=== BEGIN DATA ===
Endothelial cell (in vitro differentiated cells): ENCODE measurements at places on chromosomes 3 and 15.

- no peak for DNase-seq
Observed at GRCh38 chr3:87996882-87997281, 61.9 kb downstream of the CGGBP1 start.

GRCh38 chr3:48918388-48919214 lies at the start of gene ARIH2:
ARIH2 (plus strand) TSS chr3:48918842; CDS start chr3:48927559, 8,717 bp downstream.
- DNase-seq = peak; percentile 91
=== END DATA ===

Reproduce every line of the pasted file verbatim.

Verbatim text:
Endothelial cell (in vitro differentiated cells): ENCODE measurements at places on chromosomes 3 and 15.

- no peak for DNase-seq
Observed at GRCh38 chr3:87996882-87997281, 61.9 kb downstream of the CGGBP1 start.

GRCh38 chr3:48918388-48919214 lies at the start of gene ARIH2:
ARIH2 (plus strand) TSS chr3:48918842; CDS start chr3:48927559, 8,717 bp downstream.
- DNase-seq = peak; percentile 91